Part of Advances in Neural Information Processing Systems 31 (NeurIPS 2018)
Loucas Pillaud-Vivien, Alessandro Rudi, Francis Bach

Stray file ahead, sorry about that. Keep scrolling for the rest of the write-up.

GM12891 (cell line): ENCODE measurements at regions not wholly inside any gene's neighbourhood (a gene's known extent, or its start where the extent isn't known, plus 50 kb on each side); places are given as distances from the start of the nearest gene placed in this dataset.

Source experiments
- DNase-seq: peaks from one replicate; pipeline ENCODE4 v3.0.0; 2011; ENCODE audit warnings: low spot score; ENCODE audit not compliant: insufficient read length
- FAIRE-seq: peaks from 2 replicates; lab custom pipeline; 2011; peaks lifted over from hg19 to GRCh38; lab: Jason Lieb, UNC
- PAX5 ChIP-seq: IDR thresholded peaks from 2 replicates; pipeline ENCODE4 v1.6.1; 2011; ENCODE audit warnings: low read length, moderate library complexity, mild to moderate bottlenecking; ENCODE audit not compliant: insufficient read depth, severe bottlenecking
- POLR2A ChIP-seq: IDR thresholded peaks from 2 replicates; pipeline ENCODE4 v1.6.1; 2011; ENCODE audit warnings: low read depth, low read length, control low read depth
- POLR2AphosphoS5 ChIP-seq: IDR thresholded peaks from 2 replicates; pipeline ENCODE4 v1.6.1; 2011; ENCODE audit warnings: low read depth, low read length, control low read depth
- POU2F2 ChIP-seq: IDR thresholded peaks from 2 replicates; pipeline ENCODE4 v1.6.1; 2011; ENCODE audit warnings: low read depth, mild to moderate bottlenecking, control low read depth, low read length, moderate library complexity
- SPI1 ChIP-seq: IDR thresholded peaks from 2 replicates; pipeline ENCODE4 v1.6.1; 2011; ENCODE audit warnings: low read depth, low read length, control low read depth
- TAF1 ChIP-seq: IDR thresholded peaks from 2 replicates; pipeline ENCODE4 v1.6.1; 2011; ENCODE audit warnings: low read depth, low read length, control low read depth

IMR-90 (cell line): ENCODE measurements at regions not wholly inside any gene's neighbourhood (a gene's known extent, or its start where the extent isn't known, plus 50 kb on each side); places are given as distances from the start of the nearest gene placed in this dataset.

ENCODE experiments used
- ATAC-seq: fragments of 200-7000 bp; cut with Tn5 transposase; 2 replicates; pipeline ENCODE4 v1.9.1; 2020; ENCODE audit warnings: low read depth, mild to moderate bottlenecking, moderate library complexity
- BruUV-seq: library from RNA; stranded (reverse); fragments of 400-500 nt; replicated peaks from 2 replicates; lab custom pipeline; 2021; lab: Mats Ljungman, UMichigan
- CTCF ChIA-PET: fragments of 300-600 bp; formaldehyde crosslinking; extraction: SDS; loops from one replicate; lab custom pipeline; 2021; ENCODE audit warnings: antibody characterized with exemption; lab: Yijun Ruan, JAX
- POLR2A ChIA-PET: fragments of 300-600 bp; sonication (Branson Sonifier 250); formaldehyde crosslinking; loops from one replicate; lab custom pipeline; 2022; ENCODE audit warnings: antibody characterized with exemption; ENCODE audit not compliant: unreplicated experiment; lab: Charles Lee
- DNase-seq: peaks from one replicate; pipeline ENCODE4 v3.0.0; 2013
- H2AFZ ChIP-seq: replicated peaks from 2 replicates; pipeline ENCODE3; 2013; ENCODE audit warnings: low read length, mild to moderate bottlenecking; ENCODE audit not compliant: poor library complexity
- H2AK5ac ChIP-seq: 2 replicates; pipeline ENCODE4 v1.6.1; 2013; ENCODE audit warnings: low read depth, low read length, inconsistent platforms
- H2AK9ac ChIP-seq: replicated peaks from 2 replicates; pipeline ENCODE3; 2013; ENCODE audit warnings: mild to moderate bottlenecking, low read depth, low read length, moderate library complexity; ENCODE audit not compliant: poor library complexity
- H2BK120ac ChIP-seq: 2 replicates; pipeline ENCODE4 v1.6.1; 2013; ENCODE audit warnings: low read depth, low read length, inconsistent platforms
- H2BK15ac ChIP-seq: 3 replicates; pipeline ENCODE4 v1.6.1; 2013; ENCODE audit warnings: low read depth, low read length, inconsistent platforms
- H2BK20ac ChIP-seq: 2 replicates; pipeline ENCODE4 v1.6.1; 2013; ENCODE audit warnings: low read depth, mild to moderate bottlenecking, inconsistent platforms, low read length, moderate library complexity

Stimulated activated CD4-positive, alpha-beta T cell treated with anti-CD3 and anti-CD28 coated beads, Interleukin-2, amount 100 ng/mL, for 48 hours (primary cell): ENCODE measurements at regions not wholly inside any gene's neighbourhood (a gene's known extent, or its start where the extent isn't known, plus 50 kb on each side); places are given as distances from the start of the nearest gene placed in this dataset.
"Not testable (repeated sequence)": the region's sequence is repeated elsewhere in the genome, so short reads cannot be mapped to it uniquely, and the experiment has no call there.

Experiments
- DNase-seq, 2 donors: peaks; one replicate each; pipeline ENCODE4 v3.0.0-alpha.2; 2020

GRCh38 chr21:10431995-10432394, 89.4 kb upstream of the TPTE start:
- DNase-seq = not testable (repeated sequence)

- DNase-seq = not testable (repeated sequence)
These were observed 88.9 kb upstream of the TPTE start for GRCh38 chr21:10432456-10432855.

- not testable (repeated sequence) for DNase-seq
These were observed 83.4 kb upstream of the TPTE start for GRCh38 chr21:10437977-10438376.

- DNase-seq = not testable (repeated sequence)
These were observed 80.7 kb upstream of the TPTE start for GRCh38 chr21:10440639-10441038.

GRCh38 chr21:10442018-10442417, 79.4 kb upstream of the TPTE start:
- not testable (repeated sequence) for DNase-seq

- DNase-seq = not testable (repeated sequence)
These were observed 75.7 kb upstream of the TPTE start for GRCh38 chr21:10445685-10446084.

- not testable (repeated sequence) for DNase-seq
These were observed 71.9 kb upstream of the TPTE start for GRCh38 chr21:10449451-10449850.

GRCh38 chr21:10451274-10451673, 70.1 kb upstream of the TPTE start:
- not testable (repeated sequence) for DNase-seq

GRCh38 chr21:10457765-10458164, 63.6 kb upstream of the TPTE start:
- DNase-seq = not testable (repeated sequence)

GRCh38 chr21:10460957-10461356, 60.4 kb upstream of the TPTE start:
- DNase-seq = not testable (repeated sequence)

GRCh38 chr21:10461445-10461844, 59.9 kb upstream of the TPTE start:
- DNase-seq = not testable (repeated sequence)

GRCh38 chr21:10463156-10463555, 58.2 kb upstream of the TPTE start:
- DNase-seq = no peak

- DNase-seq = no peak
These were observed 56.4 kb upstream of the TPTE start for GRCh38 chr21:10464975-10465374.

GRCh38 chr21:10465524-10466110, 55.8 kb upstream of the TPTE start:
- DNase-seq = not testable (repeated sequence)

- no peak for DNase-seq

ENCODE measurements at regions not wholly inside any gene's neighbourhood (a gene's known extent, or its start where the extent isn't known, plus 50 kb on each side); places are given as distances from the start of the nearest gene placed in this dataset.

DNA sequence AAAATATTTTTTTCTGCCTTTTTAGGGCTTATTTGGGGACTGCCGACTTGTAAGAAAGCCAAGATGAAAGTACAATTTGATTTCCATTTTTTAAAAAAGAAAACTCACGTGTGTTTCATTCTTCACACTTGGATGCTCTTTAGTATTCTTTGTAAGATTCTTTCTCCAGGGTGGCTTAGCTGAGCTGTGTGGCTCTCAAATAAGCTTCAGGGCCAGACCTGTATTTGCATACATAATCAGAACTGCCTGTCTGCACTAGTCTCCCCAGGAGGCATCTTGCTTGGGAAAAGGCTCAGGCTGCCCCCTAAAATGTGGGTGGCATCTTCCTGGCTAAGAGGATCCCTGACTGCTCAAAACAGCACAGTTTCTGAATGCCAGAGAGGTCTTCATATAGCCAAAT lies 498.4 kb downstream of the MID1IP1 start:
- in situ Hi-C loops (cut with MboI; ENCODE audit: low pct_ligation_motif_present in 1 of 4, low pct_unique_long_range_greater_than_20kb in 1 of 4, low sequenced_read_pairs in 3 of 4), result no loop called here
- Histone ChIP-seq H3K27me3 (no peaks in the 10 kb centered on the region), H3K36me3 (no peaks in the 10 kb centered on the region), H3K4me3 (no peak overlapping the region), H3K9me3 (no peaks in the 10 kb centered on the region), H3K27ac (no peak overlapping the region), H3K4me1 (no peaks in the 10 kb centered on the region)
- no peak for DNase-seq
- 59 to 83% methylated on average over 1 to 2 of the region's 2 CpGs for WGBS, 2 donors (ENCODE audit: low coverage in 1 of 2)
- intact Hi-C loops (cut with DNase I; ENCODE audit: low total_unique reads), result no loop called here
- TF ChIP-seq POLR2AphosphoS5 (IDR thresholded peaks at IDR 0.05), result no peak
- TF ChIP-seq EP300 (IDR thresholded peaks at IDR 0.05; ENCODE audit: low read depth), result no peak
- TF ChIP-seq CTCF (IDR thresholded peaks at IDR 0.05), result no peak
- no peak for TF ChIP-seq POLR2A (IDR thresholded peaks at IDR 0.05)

We consider stochastic gradient descent (SGD) for least-squares regression with potentially several passes over the data. While several passes have been widely reported to perform practically better in terms of predictive performance on unseen data, the existing theoretical analysis of SGD suggests that a single pass is statistically optimal. While this is true for low-dimensional easy problems, we show that for hard problems, multiple passes lead to statistically optimal predictions while single pass does not; we also show that in these hard models, the optimal number of passes over the data increases with sample size. In order to define the notion of hardness and show that our predictive performances are optimal, we consider potentially infinite-dimensional models and notions typically associated to kernel methods, namely, the decay of eigenvalues of the covariance matrix of the features and the complexity of the optimal predictor as measured through the covariance matrix. We illustrate our results on synthetic experiments with non-linear kernel methods and on a classical benchmark with a linear model.